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Drought: Propaganda Nightmare

Today a piece was circulated on wild horses and “drought in the West” through the Associated Press. This piece is a propaganda nightmare. This type of reporting is extremely dangerous while Congress debates policy that may have long lasted and irreversible consequences.

We do not normally copy and paste an article. But we had to take a “red pen” to this one in hopes that it will help to educate you to some of our current frustrations dealing with attempts to gain not only an honest conversation, but data based management.  We have replaced the photos used by AP to illustrate our comments.

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Not all the horses in the Pancake HMA were in any “emergency.” Saying “2100” wild horses faced extreme drought is lazy reporting. 200 wild horses were effected by the drought in Pancake, before it rained.

Associated Press; article by JULIAN HATTEM and SCOTT SONNER contributed

Harsh drought conditions in parts of the American West are pushing wild horses to the brink and spurring extreme measures to protect them.

For what they say is the first time, volunteer groups in Arizona and Colorado are hauling thousands of gallons of water and truckloads of food to remote grazing grounds where springs have run dry and vegetation has disappeared. (Note: Arizona area in the article is not BLM jurisdiction)

Federal land managers also have begun emergency roundups in desert areas of Utah and Nevada. (note: BLM permits water hauls on a regular basis for livestock; even when there is no drought. Population distribution is a key factor to utilization, any species domestic or wild).

“We’ve never seen it like this,” said Simone Netherlands, president of the Arizona-based Salt River Wild Horse Management Group. In May, dozens of horses were found dead on the edge of a dried-up watering hole in northeastern Arizona. (Not BLM jurisdiction. This becomes important to understand later in this article. The journalist also mixes two different areas in this two sentence paragraph; the Salt River horses are Forest Service and the area of dead horses is tribal authority, not US at all.)

As spring turned to summer, drought conditions turned from bad to worse, Netherlands said.

Parts of Utah, Colorado, Arizona and New Mexico are under the most severe category of drought, though extreme conditions are present from California to Missouri, government analysts say. Parts of the region have witnessed some of the driest conditions on record, amid a cycle of high temperatures and low snowmelt that appears to be getting worse, National Weather Service hydrologist Brian McInerney said.

The dry conditions have fed wildfires that have destroyed hundreds of buildings across the West. This month, a firefighter was killed battling a blaze near California’s Yosemite National Park. (Our hearts go out to the firefighters family. But the area in CA is not wild horse related. You should write an article honoring the firefighter and not make it a footnote here. That is misleading and disrespectful.)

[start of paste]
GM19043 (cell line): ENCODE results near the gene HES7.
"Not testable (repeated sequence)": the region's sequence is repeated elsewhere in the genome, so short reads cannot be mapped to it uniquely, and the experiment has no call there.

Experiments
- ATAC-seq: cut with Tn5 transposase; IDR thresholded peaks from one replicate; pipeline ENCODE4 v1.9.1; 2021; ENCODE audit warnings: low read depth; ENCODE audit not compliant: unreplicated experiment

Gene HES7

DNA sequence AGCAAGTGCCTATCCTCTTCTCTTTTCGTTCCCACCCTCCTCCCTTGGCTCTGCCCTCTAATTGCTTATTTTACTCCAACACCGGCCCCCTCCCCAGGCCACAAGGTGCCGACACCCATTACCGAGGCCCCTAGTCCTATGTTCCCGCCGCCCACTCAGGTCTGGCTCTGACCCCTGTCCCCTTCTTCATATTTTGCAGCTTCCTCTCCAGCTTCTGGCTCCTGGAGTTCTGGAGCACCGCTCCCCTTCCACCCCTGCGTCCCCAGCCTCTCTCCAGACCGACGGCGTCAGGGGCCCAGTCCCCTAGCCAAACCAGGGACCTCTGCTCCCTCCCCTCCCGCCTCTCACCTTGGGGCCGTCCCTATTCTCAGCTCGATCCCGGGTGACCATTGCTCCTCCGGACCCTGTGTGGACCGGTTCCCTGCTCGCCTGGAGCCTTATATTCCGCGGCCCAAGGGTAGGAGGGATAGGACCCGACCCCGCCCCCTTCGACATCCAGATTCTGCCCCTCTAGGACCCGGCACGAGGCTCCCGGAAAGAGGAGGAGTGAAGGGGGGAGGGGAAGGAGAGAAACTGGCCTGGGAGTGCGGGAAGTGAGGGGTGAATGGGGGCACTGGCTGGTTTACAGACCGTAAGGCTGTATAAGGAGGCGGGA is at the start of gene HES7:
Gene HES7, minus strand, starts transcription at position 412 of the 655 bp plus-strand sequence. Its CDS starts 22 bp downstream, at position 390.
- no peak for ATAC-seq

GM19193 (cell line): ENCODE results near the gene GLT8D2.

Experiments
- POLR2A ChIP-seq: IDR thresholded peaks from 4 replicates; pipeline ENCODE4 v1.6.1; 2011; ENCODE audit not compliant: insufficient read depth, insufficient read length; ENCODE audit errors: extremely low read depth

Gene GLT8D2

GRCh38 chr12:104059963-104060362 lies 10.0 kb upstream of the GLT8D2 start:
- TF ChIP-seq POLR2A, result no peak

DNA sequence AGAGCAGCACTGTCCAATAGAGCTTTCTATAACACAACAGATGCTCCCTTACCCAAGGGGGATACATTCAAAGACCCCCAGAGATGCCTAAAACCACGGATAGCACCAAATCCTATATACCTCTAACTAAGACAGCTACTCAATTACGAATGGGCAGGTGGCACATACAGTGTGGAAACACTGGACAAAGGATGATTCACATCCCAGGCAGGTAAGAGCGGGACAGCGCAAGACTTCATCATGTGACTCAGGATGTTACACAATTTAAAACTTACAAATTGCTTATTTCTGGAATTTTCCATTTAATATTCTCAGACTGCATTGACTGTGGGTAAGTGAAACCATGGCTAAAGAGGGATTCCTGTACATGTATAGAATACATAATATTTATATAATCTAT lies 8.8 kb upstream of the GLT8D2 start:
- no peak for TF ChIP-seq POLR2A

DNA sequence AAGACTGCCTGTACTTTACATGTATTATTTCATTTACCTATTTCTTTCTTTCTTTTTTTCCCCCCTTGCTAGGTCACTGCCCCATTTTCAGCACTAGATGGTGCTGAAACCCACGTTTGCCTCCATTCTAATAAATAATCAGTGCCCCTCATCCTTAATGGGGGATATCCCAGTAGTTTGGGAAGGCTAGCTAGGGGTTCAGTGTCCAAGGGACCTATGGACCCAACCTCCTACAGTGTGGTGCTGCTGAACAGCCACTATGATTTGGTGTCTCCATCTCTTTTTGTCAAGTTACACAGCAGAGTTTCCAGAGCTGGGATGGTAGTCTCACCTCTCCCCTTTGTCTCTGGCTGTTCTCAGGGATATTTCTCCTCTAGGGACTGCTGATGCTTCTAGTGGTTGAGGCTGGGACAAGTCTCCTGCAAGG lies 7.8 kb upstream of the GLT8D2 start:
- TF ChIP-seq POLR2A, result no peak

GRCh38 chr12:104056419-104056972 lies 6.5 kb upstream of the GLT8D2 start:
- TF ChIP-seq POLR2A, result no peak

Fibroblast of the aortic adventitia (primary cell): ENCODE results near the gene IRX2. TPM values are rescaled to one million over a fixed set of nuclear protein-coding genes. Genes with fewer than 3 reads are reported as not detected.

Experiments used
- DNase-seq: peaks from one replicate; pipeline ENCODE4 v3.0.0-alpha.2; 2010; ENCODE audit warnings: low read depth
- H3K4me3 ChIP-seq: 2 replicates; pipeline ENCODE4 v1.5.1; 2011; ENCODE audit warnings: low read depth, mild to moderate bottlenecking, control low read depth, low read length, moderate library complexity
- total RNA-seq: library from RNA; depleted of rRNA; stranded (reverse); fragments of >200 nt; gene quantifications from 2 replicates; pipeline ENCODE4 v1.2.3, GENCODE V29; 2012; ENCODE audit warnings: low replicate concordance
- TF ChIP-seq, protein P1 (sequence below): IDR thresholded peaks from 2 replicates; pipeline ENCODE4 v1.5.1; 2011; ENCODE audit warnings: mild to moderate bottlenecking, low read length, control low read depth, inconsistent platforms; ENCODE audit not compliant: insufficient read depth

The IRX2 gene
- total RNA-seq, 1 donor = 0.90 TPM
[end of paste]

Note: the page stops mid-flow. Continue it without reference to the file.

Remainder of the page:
IMPORTANT NOTE: If a journalist is going to address wildfire in an article on wild horses why is the Martin fire, the largest loss of wild horse habitat due to a single incident in history, not in the article at all? The Martin fire was fueled by a grass load of 200-1000 times the normal in an area BLM has done large scale removals repeatedly; including nearly 2000 of them in the winter of 2016? This area IS BLM jurisdiction. 


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Wild horse removal in the winter of 2016 at Owyhee, in the area of the Martin fire.

The federal Bureau of Land Management — which oversees vast expanses of public land, mostly in the West — says the problem facing wild horses stems from overpopulation aggravated by severe drought. The region is home to roughly 67,000 wild horses. (Now it becomes important to understand the issue of jurisdiction. Those that oversee the Salt, and later the Navajo, are not giving the response. BLM is the responding agency used by this journalist. Therefore the locations mentioned should be BLM, or jurisdictions noted to each site he mentions.)

“You’re always going to have drought issues. That’s a common thing out on the range,” agency spokesman Jason Lutterman said. “What really exacerbates things is when we’re already over population, because then you already have resource issues.” (Thank you Jason. Drought is always present in the West; a cyclical norm. There are indications that cycle is accelerating over the last decade. However, drought and wildfire are part of the natural cycle of these ecosystems. Wild horses are NOT the causation of deteriorating range health, they are a symptom of a much larger problem).

The agency’s emergency roundup in western Utah began a week ago, aiming to remove roughly 250 wild horses from a population of approximately 670. The operation is expected to take several weeks.

Water haul for livestock in the Diamond Complex prior to grazing restrictions being implemented

Here we have replaced the AP photo with a water haul for domestic livestock. These water hauls cause the degradation you see in this photo. However hauling water is not an “extreme” measure when it comes to livestock management. But it will be referenced as an “extreme measure” in reporting on wild horses in BLM jurisdiction.  We have 2018 photos from range monitoring that we have in our report to Congress. We will present some to the public as time allows.

Once the horses are rounded up, the government gives them veterinary treatment and offers them for sale or adoption. Those that aren’t sold or adopted are transferred to privately contracted corrals and pastures for the long term. (What does this have to do with drought? )

A similar emergency roundup began this month in central Nevada, where officials said some horses in a herd of 2,100 could die from lack of water in coming weeks. The operation was quickly halted, ironically because of extreme rain, but will likely resume. (Simply, no. The area “threatened by drought” effected about 200 wild horses. The area has multiple fences. At no time were 2,100 wild horses “threatened” in the area. The threat ceased due to heavy rain that looked just like heavy rain should this time of year as it hit the ground in that area. Note that the reason BLM can not target the entire population when only a small section is threatened is supported now by winning WHE litigation in 2012 that stopped the practice  https://wildhorseeducation.org/2018/07/27/strategic-advocacy-drought/)

“The ground’s so dry it’s not absorbing that water. It’s running off,” bureau spokeswoman Jenny Lesieutre said. (That is what it looks like when it rains in the summer in the West. That is why flash flooding is also a normal part of the ecosystem in the West. It is increasing in some areas due to a lack of root systems, range degradation, due to multiple factors. The fact that water that falls during the summer runs across the ground is not abnormal. In the West we have what is called “monsoon season” and flash flooding is extensively archived in history books. Where is the journalist referencing by this statement?)